PRP Survival Guide


The PRP Survival Guide is designed to be a repository of experiences and insights shared by PRP patients and their caregivers. Collectively, the PRP community possesses a wealth of practical knowledge about pityriasis rubra pilaris. Only we can harvest that knowledge.

Share what you have learned as a PRP caregiver. Share articles you feel might be worth reading or websites worth visiting. Here is the first question we ask about PRP and Caregivers.

(1)  What have you learned as a PRP caregiver?

Christine G (Zürich, Switzerland)

I am the mother of a child with PRP. One of the most helpful tools as a caregiver was to learn to ASK QUESTIONS.

After the diagnosis I was in a “shock phase”. Asking questions helped me to handle the diagnosis.

Next came the “dealing phase”. That’s when I had to ask a thousand and one questions about how to deal with PRP on my wee daughter’s skin.

Then came the “treatment phase” and I asked questions — and still do. How do I deal with good and bad side effects of the actual treatment?

And then there’s the “living with PRP phase” with more questions about how to deal with daily challenges like swimming lessons, sport lessons at school, school trips, play dates, hobbies, holidays… with PRP.

Because I am the caregiver I don’t know how PRP feels like so I have to ask PRP-savvy Molly, our team of dermatologists, and other PRP patents and their caregivers . I also ask every other person who is around my daughter because they might help me with some new and useful observation about my daughter.

Another helpful tool is OBSERVATION. While observing the skin of my daughter (redness, flacking, itching…) and her eating, drinking and sleeping habits as well as her behaviour (calm, tired, restless, sad, happy…) I am recognizing important changes early enough to be proactive.

And the last-but-not-least a helpful tool is to CARE, SHARE AND LEARN. I use the PRP Community on RareConnect as well as the PRP Facebook Support Group to help me understand and deal with PRP as a caregiver. The shared  experiences increase my own PRP savviness as well as my mental health as a caregiver tremendously.

As a caregiver I want to be ready and strong enough the face and deal with my little daughter’s PRP so she can rely on me. I want to be the support she really needs during these rough times on her bumpy PRP ride!

Tania T (Harz, Germany)

From the Editor: The following is an Open Letter (dated June 7, 2017) to the PRP community from Tania T, caregiver for her husband Jules. 

To fellow carers and PRP patients —Friends and family often encourage people with illness to stay positive. Is this really helpful?

For people who are medically ill, keeping an optimistic outlook can be tough. Illness is scary and forces them to deal with uncertainty, a lack of control, surrendering to doctors, and the reality that life is finite. All of that is pretty frightening and difficult and not surprising when someone cannot feel positive all of the time when coping with illness.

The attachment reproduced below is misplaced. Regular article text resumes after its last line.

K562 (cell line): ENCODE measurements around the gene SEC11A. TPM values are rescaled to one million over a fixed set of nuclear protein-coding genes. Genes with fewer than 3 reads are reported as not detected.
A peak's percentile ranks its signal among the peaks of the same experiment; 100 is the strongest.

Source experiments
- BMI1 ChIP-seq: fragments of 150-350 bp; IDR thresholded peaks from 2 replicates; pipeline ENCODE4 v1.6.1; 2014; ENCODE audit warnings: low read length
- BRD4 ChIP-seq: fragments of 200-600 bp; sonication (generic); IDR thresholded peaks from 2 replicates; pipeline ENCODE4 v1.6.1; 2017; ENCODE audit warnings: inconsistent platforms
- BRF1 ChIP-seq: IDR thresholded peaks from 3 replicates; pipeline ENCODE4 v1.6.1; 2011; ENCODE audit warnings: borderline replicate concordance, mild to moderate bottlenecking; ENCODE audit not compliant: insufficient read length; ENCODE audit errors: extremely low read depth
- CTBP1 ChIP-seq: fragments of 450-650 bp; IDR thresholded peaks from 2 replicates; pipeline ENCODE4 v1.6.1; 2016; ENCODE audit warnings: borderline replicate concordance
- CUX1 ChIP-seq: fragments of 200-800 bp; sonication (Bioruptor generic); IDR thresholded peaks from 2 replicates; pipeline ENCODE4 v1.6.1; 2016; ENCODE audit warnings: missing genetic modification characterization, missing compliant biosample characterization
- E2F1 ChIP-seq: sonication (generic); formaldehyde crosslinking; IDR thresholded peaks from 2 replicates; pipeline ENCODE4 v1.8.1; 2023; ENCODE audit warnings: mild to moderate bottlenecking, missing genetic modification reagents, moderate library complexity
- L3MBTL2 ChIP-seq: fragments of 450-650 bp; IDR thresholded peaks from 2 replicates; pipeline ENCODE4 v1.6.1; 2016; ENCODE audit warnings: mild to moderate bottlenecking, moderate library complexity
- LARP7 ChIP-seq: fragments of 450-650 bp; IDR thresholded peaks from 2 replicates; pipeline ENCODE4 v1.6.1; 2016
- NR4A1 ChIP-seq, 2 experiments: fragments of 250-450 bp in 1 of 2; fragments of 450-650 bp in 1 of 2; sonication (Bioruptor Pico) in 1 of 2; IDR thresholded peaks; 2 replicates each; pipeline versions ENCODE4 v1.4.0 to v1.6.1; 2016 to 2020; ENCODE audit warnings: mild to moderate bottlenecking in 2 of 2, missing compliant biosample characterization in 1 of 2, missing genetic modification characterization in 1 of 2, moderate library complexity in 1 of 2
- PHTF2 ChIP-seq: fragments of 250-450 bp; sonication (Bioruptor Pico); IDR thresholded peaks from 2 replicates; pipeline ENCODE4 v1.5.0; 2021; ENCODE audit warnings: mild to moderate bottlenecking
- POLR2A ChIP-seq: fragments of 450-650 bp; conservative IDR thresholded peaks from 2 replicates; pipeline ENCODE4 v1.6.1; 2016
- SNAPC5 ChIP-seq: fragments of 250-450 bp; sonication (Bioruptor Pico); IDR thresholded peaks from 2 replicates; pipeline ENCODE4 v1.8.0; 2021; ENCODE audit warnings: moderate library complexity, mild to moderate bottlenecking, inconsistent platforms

People who are sick do not need to feel positive all of the time.

It can be trying for people who are ill when friends and family encourage patients to feel happy or optimistic. When a well-intentioned friend says such things as, “Everything happens for a reason,” or “I am sure that you will be stronger from this,” it can (albeit, unintentionally) pressure patients into acting cheery, when they may not feel that way.
People struggling with illness want acknowledgement about how hard their situation is. Those who are ill may not want to dwell on how difficult things are. Yet, when friends and family are overly focused on being positive, it can result in patients feeling pressured to articulate how much they are suffering! Hence the paradox: When the loved ones of people suffering with illness make space for negative emotions, hopeful feelings and better coping often follow.
Being positive all of the time when dealing with illness is unrealistic. In fact, being excessively upbeat is sometimes linked with the denial of illness. Being Pollyannish or in denial can lead to negative psychological and even physical consequences. For example, avoiding the reality of illness can lead to people not taking care of themselves.
Finding a balance between acting falsely buoyant and feelings of despair. Being hopeful is reasonable. Complete disavowal of negative information about illness can be problematic; cautious optimism is often ideal.
People who are ill do best when they focus on what they can control—diet, exercise, and decisions about physicians and treatments. Attitude is important as well. Being positive can be helpful; patients should just make sure there are enough loved ones who can listen when the chips are down. People who are ill need friends and family who can tolerate hearing about all kinds of feelings.
*** I am guilty of many of the things said above….”you will be stronger from this” being one, so after reading the above article I thought I would share.
If you can be naturally positive all the time….brilliant! But if you can’t, it doesnt matter. Share those feelings, it’s why you have them.
Murray R — Surrey, British Columbia, Canada

Canadian Organization for Rare Disorders; Toronto, Ontario, Apr. 3, 2019 – According to survey results released today, two-thirds of Canadians caring for loved ones living with a rare disease feel unsupported by Canada’s healthcare system. The vast majority (87 per cent) have had their family finances negatively impacted as a result of their responsibilities, and three out of four are socially isolated. READ MORE